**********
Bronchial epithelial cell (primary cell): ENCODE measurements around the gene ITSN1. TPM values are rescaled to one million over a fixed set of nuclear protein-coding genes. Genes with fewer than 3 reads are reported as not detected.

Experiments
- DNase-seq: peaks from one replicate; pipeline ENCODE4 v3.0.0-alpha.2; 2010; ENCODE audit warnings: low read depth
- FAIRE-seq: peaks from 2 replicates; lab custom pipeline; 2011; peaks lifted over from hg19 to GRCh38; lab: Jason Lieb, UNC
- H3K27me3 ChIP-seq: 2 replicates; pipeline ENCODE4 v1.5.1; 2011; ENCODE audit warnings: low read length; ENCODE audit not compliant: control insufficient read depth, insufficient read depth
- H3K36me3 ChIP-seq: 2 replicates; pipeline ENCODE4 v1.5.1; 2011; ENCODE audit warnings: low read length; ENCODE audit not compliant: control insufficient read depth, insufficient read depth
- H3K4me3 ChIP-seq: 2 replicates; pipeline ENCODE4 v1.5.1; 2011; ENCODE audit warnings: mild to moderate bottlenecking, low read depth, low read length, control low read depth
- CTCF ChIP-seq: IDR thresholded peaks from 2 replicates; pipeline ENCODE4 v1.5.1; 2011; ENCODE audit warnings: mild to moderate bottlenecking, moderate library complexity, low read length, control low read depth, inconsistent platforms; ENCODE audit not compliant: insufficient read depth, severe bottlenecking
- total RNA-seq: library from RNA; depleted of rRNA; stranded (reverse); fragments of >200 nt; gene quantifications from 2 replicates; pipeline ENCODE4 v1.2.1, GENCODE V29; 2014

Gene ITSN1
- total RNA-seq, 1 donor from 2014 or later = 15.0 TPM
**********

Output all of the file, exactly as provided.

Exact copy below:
Bronchial epithelial cell (primary cell): ENCODE measurements around the gene ITSN1. TPM values are rescaled to one million over a fixed set of nuclear protein-coding genes. Genes with fewer than 3 reads are reported as not detected.

Experiments
- DNase-seq: peaks from one replicate; pipeline ENCODE4 v3.0.0-alpha.2; 2010; ENCODE audit warnings: low read depth
- FAIRE-seq: peaks from 2 replicates; lab custom pipeline; 2011; peaks lifted over from hg19 to GRCh38; lab: Jason Lieb, UNC
- H3K27me3 ChIP-seq: 2 replicates; pipeline ENCODE4 v1.5.1; 2011; ENCODE audit warnings: low read length; ENCODE audit not compliant: control insufficient read depth, insufficient read depth
- H3K36me3 ChIP-seq: 2 replicates; pipeline ENCODE4 v1.5.1; 2011; ENCODE audit warnings: low read length; ENCODE audit not compliant: control insufficient read depth, insufficient read depth
- H3K4me3 ChIP-seq: 2 replicates; pipeline ENCODE4 v1.5.1; 2011; ENCODE audit warnings: mild to moderate bottlenecking, low read depth, low read length, control low read depth
- CTCF ChIP-seq: IDR thresholded peaks from 2 replicates; pipeline ENCODE4 v1.5.1; 2011; ENCODE audit warnings: mild to moderate bottlenecking, moderate library complexity, low read length, control low read depth, inconsistent platforms; ENCODE audit not compliant: insufficient read depth, severe bottlenecking
- total RNA-seq: library from RNA; depleted of rRNA; stranded (reverse); fragments of >200 nt; gene quantifications from 2 replicates; pipeline ENCODE4 v1.2.1, GENCODE V29; 2014

Gene ITSN1
- total RNA-seq, 1 donor from 2014 or later = 15.0 TPM